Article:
07 Mar A Healing We Didn’t Know We Needed
by Fr. Pat McNulty
Fr. Pat once told me that this was his favourite of his Restoration articles. — editor
“Kissy-face with Jesus, Daddy.”
I must have been dozing in a corner of the church late that Sunday afternoon when those words brought me to my senses.
It was a bit disconcerting to imagine that this was the Lord’s answer to my painful cry that afternoon, “Please do something, Lord. You can cure me if you want to!”
The answer I was expecting was something a bit closer to the Lord’s response to the leper in Mark’s gospel when the leper cried, “If you want to you can cure me … .” and the Lord said, “Of course I want to. Be cured” (Mk1:41-42).And he was cured! Clunk!
But there in the church, I saw a man lifting up a little girl so she could kiss the statue of the Sacred Heart. And before the kiss was even dry she was making her next petition:
“Kissy-face with Mary, Daddy.”
“Kissy-face with Joseph, Daddy.”
“Kissy-face with Jesus, Daddy.”
“No, we’ve already kissed Jesus, Sweetheart. Now it’s ‘kiss-y face’ for Sara and Daddy!”
I could hear her elfin “tee hee hee” as he cuddled and kissed her all the way out of the church.
Then I was alone again with my petition, but there was no answer. Or, if there was, I had missed it in all of the commotion between the little girl, her daddy, and the “kissy-face.”
Shortly thereafter, I met a new family in the parish, and one of their many children, little Sara.
As soon as I saw her with her father, I realized they were the two “kissy-face” folk in the church that Sunday afternoon. And now, up close, it was obvious that Sara had Downs Syndrome.
Little did I dream how many of us in that parish would be singularly blessed through this special child.
It is certainly part of our tradition to kiss images of Christ and the saints. Most of us, even those who don’t feel at ease with it, especially in public, are at ease with coming to the images, doing whatever we do silently, and then lighting a vigil light there.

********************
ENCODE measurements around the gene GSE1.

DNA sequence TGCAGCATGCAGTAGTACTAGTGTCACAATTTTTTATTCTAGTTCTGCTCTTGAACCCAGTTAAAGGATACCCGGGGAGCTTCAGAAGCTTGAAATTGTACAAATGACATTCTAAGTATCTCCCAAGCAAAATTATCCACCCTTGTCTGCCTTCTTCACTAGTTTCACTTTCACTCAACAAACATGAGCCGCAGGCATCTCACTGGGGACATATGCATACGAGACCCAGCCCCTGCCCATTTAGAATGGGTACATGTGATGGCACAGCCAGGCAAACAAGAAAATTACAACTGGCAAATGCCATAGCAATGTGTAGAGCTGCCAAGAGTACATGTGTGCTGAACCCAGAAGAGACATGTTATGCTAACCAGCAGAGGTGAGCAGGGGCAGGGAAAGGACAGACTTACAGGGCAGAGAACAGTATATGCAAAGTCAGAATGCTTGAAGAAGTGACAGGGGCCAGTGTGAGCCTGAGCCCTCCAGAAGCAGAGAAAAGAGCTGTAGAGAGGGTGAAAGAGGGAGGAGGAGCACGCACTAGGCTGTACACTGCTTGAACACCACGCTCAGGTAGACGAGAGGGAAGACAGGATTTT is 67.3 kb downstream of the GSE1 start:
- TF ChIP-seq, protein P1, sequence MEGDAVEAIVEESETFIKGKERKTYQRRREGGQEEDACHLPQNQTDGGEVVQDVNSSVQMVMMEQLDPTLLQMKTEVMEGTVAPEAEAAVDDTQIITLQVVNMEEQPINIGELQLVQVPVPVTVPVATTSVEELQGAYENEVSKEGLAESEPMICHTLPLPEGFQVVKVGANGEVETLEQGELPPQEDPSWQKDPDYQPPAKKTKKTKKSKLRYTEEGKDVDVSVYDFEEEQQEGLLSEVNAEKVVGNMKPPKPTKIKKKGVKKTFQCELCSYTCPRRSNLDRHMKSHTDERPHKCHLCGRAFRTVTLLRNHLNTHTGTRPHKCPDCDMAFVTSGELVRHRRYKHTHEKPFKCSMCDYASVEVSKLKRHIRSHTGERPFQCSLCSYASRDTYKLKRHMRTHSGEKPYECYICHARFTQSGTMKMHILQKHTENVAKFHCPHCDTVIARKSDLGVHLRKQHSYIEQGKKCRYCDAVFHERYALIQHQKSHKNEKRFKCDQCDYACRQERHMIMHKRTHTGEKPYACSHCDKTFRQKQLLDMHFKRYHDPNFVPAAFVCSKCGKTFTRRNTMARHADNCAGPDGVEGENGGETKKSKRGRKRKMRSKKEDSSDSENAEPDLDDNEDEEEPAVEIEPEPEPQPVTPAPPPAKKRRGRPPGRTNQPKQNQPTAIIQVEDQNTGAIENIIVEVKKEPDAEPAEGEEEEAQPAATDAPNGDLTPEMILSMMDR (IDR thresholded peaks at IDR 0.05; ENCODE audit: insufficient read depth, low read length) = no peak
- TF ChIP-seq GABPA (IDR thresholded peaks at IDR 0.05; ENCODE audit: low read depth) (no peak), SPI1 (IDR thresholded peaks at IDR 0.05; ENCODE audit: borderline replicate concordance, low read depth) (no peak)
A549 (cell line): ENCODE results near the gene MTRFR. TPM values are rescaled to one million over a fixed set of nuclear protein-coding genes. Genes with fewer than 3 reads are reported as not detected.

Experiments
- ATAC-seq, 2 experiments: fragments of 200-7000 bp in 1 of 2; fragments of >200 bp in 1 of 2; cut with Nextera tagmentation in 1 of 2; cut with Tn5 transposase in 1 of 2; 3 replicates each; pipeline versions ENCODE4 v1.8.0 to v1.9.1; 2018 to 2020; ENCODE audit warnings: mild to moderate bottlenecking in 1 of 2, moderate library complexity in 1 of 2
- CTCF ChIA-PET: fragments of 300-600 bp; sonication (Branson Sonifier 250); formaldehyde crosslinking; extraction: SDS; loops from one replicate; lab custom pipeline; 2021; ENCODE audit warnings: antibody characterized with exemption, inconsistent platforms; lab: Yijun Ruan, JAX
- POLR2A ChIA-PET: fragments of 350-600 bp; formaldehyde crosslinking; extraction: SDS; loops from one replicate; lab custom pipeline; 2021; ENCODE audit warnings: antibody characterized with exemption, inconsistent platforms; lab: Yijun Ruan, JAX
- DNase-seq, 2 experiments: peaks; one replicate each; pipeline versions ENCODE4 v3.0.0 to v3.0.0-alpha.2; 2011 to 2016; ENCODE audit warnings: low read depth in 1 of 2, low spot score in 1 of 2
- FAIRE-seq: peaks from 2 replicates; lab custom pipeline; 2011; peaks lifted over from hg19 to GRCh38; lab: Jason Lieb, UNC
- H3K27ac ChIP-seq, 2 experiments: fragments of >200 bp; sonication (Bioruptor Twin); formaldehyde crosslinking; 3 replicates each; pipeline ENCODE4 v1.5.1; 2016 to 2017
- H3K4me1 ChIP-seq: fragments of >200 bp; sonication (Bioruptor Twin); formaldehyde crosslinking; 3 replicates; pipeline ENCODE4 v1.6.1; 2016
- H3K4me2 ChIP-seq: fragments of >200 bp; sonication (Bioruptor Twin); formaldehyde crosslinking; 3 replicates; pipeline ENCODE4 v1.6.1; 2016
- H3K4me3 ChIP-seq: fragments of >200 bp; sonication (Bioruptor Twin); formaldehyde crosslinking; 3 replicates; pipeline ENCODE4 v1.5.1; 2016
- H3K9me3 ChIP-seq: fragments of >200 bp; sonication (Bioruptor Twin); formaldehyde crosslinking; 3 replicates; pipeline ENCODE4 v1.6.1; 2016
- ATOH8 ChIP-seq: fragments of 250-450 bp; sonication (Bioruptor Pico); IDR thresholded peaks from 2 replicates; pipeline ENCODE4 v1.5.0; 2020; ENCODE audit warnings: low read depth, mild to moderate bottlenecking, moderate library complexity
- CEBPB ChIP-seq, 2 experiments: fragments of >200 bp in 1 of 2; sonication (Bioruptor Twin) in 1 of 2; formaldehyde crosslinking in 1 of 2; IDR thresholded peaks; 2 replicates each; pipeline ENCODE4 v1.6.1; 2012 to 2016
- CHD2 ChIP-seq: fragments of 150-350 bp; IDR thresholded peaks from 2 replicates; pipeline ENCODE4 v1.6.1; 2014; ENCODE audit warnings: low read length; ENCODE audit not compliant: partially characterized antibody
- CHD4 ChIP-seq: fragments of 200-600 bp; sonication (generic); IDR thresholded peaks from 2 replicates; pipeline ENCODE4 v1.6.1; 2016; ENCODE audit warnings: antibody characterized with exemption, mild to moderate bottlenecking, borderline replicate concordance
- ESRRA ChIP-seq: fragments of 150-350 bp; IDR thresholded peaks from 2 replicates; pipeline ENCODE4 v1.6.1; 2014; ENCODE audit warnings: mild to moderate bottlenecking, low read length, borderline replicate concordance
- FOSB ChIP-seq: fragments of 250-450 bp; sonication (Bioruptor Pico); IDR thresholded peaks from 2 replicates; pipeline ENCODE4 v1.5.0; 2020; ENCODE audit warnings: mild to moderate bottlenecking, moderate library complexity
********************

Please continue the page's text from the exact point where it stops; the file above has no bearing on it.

We also do some public kissing whether we allude to it or not: the priest kisses the altar as the Body of Christ, his first act of the Mass, and many of us kiss the cross when we begin to pray the rosary, alone or together.
And those in the Eastern traditions in the Church have been kissing holy icons “now and always and forever and ever”—to quote one of their prayers.
So, “sacramental kissing” is not as foreign to us as we might imagine, although we grownups would not use Sara’s childish vocabulary to identify it. All of which to say, what Sara was doing was not unacceptable, but it was a bit unusual in that particular parish church where our pastoral focus was about how to make the sacred practical and relevant—fun for everyone in the family.
Sara had been well prepared for her First Holy Communion in a previous parish, but her parents told me they were still waiting for something which they couldn’t quite put their finger on before they would let her make her First Communion.
So every Sunday, Sara would walk up with one of them when they came for Communion. After her mom or dad received, Sara, in a quiet, churchy voice, would make her “kissy-face with Jesus” request, and off they would go together to the Sacred Heart statue for her own little “communion.”